FAO Director-General José Graziano da Silva stressed the role of healthy oceans as drivers of prosperity at African ministerial conference.
The D-G’s clear message to leaders at the African Ministerial Conference on Ocean Economies and Climate Change in Mauritius was that with fisheries and aquaculture emerging as transformational forces for African economies, more needs to be done to mitigate the impacts of climate change and illegal fishing on oceans and coastal communities.
The conference will identify opportunities to enhance Africa ability to build climate-resilient ocean economies.
‘Healthy and productive oceans are critical for combatting rural poverty, ensuring food security, improving nutrition and achieving Zero Hunger,’ he said.
‘Stakeholders from fishing, shipping, energy generation and tourism, to list a few, require responsive and innovative solutions to turn climate change impacts into opportunities.’
He commented that African nations are increasingly realising the critical need to diversify beyond land-based activities and build their country’s often rich relationships with the sea. But made the point that the relationship is becoming less and less predictable due to environmental changes.
‘Coastal communities are already being affected by a combination of ocean warming, rising sea levels, extreme weather events, salt-water intrusions, ocean acidification and subsequent changes to the resources they depend on for food and livelihoods,’ he said, adding that attention to climate change impacts on the ocean has lagged behind concerns for impacts on land and atmosphere.
He said that this will have to change in order to unlock the full potential of blue growth in broader marine and maritime economies, and prevent others from losing their existing livelihoods.
The FAO Director-General underscored the disproportionate impacts on Small Island Developing States, saying that ‘For SIDS countries, this has become a fight for survival.’
In these countries, coastal communities are not only more dependent on natural resources but also less able to adapt to change – particularly those in Africa, he said.
The FAO has been urging governments to sign on to the international Port State Measures Agreement that recently entered in to force and will play a key role in combatting illegal fishing and improving fisheries management.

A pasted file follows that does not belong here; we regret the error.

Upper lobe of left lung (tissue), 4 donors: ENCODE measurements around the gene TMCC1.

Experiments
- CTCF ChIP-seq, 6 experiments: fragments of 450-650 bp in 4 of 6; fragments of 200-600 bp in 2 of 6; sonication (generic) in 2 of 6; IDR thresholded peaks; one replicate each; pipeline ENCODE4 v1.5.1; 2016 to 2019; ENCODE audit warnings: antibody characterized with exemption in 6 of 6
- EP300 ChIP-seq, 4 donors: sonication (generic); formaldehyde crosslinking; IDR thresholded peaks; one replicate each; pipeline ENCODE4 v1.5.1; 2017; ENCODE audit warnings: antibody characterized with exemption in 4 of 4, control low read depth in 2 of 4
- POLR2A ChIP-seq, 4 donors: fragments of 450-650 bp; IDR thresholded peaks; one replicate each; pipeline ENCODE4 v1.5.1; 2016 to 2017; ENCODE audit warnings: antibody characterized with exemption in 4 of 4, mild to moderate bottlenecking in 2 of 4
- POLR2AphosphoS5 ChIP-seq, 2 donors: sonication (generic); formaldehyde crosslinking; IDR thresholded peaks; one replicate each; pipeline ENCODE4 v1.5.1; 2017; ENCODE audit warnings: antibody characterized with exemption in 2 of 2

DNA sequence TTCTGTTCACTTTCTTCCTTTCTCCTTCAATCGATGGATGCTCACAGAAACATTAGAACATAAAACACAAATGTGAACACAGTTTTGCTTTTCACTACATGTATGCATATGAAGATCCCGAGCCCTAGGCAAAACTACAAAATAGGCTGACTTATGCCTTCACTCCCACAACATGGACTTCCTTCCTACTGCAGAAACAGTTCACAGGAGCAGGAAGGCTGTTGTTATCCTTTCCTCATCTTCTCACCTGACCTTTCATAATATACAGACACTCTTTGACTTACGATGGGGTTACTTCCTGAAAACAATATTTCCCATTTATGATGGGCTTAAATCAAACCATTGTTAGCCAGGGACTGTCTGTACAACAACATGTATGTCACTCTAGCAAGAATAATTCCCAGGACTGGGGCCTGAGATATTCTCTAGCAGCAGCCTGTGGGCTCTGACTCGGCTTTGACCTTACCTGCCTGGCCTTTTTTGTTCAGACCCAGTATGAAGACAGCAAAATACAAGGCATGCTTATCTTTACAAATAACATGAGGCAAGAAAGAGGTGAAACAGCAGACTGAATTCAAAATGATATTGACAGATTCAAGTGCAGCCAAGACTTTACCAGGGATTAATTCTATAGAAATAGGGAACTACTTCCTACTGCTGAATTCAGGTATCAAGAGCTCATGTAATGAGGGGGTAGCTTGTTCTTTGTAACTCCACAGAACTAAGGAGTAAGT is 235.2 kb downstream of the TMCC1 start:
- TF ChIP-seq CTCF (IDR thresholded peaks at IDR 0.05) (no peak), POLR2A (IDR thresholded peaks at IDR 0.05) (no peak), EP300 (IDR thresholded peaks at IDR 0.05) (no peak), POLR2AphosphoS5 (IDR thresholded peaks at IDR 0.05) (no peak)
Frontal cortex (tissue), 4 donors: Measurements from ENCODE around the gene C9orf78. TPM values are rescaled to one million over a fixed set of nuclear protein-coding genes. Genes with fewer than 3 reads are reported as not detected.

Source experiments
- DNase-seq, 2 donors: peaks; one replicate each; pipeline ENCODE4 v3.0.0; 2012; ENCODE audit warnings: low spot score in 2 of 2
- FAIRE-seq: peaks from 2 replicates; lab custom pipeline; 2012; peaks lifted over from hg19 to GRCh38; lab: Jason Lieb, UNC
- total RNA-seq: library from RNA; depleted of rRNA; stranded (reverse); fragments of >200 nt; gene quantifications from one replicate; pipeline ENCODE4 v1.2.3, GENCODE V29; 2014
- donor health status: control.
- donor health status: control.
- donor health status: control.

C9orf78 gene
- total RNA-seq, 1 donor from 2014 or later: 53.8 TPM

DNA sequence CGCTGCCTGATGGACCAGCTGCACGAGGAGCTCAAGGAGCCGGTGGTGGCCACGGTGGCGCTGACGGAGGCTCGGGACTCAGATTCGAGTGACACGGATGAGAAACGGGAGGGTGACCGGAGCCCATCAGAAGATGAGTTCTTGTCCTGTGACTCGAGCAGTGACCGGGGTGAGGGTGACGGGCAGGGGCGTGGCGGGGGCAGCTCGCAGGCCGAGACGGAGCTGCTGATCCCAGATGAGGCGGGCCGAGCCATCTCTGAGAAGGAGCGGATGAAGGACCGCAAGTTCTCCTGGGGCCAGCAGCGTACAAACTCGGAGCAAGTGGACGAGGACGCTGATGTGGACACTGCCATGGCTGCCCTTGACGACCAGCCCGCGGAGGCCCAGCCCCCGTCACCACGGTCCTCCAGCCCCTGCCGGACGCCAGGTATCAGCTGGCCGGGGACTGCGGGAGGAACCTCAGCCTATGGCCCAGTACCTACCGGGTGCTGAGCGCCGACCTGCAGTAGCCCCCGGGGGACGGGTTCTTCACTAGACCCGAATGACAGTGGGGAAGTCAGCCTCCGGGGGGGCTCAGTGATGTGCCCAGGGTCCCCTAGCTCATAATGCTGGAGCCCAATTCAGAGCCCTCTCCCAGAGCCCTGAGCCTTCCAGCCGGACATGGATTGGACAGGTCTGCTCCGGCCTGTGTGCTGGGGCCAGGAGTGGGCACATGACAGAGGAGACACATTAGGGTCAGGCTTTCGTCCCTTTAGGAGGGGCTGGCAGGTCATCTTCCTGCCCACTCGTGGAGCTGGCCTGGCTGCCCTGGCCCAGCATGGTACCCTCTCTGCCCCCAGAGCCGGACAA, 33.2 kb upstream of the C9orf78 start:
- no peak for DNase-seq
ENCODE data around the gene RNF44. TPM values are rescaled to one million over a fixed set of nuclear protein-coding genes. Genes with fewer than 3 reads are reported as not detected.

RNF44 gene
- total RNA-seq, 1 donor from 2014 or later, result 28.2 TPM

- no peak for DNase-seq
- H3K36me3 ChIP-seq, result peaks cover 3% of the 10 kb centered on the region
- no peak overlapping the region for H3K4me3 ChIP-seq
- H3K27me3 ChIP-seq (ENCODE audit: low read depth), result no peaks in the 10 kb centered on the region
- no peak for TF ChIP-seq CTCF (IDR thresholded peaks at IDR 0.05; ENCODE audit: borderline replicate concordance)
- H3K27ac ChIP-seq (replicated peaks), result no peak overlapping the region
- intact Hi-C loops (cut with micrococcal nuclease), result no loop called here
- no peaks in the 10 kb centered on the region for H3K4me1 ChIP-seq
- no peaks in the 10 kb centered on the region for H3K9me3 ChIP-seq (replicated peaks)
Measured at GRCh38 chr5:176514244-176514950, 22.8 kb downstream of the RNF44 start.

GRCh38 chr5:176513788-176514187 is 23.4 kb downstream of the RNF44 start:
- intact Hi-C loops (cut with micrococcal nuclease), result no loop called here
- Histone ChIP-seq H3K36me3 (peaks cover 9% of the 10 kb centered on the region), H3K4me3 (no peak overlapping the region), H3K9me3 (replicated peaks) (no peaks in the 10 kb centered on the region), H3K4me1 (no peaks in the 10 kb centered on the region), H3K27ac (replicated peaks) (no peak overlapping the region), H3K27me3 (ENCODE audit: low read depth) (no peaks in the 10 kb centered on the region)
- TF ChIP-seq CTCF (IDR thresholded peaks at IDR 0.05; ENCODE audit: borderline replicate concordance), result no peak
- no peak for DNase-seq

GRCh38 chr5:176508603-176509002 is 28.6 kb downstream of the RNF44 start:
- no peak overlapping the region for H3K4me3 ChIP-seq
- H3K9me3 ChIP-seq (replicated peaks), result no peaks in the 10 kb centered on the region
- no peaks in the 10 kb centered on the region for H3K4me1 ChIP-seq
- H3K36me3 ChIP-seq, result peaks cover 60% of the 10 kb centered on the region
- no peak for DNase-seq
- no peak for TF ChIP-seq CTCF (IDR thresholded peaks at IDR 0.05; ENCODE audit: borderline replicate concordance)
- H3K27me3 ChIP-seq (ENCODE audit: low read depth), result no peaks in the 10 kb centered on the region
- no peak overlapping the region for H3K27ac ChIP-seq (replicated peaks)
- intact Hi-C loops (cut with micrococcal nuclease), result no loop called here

Currently, however, only 13 out of 34 SIDS countries are party to the agreement, of which only nine countries are in Africa, José Graziano da Silva stressed as he urged governments to consider taking immediate action to implement the treaty.
‘At the next ‘Our Ocean’ Conference, September 15-16 in Washington DC, I would like to present publicly the list of countries that have ratified the PSMA,’ he said.
He went on to state that gobal fish production has grown steadily in the last five decades, even outpacing world population growth. Between the 1960s and 2012, the average per capita fish consumption almost doubled, rising from just under 10kg to more than 19kg.
But the blue economy runs on more than just fish. In all, global ocean economic activity is estimated at $3-5 trillion. 90% of global trade moves by marine transport and over 30% of global oil and gas is extracted offshore. He said that in addition, expanding knowledge of marine biodiversity has provided breakthroughs in sectors such as pharmaceuticals, food production and aquaculture.
José Graziano da Silva highlighted the role of ocean health in the UN’s new Sustainable Development Goals, along with the success of last year COP21 Climate Conference in Paris, where marine health featured prominently for the first time.
Looking ahead at the upcoming COP22 in Morocco, the FAO D-G said the organisation will highlight how oceans can help grow economies and manage climate change at the same time.
‘The goal of the international community should be not only building a sustainable green economy, but also a blue one,’ he concluded.